While physicians typically treat individual patients, they also have a greater professional responsibility to improve systems of care. This concept has been affirmed by the American Board of Medical Specialties and the Institute of Medicine and is a required component for maintaining Board licensure. One approach to improving health systems is using quality improvement science and tools, which can reduce medical errors, improve efficiency and optimize the quality of care delivery.
- To understand quality improvement theory and principles
- To learn skills and knowledge for planning and implementing a successful longitudinal quality improvement project.
- To be able to apply basic biostatistical methods, use run charts and control charts for analysis of quality data
- To be able to critically assess the healthcare system/model of care and understand how changes to any process impacts the whole system.
In addition to the core IMPACT curriculum, the Quality Improvement Track includes:
- Core quality and safety didactics and skills sessions
- Training in models of change, team building and leadership skills
- A longitudinal project focused on quality improvement, which can be focused on any clinical area of interest.
- Trainees are encouraged to partner with faculty who have clinical expertise related to their quality improvement project.
- Optional participation in hospital Quality Improvement committees and projects
- Optional development or revision of a multidisciplinary clinical practice guideline
Research Track: Donnell Society for Pediatric Residents
Director: Rohit Kohli, MBBS, MS
The George Donnell Society for Pediatric Scientists is dedicated to improving the health of children by training pediatric physician scientist to perform innovative and high-quality research. This program provides mentorship, infrastructure and community for aspiring pediatric scientists.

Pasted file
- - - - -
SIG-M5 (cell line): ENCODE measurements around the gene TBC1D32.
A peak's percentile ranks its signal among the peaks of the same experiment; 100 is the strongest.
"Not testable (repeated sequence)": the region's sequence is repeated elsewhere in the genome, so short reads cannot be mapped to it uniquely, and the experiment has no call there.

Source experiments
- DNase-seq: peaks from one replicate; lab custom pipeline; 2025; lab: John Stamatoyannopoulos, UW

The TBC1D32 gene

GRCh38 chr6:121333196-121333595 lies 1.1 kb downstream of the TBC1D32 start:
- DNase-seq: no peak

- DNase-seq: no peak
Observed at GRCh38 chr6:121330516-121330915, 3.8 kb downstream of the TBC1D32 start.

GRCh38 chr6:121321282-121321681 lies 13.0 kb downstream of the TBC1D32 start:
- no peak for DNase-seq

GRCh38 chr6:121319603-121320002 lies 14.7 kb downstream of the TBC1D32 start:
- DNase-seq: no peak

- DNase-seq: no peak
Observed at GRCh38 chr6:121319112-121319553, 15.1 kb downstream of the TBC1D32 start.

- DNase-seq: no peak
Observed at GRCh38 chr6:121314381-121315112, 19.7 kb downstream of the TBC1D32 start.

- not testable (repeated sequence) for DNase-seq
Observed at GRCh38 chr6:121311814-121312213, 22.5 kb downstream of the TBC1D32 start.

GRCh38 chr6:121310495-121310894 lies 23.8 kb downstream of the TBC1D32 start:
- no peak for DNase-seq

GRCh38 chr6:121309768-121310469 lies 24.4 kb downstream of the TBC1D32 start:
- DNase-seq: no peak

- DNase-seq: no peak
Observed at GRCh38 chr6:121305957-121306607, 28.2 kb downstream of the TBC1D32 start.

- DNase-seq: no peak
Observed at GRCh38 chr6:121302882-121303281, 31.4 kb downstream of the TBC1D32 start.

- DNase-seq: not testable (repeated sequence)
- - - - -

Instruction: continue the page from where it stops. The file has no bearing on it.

- Train high-quality physician scientists within CHLA pediatric residency
- Provide an infrastructure and environment to ensure that physician scientists-in-training can learn and produce innovative, high-impact clinical research
- Leverage use of CHLA’s Enterprise Data Lake for research projects and promote cross-disciplinary data science training opportunities
- This program is designed to support pediatric residents interested in pursuing career as physician scientist by providing individualized mentor and financial support.
- An honorary society of pediatric resident physicians in training who are admitted upon internal application submission and review by Steering Committee; these admitted trainees would be known as Donnell Scholars
- A transition research mentor (TRM) who is matched with each Scholar at the start of the program
- A scholarship oversight committee (SOC) will be developed for each Scholar, in consultation with the Scholar, TRM and primary research mentor
- Regular meetings of Scholars to build community, support projects, network and learn about new tools and opportunities
- Enhanced support for clinical data use projects including software and hardware needs
- Scholars will be given a travel and education allowance to be used for attending meetings and conferences, or for the purchase of educational materials
- Support candidates bridge into fellowship, hopefully at CHLA. For instance, we can explore masters level training followed by a bridge to T32 and/or physician scientists' program.
Eligibility: Any accepted intern in the pediatric residency program at Children’s Hospital Los Angeles will be eligible to apply for the Donnell Society.
For more information about the Donnell Society, please contact the office of Training, Education, Career Planning and Development (TECPAD) at firstname.lastname@example.org.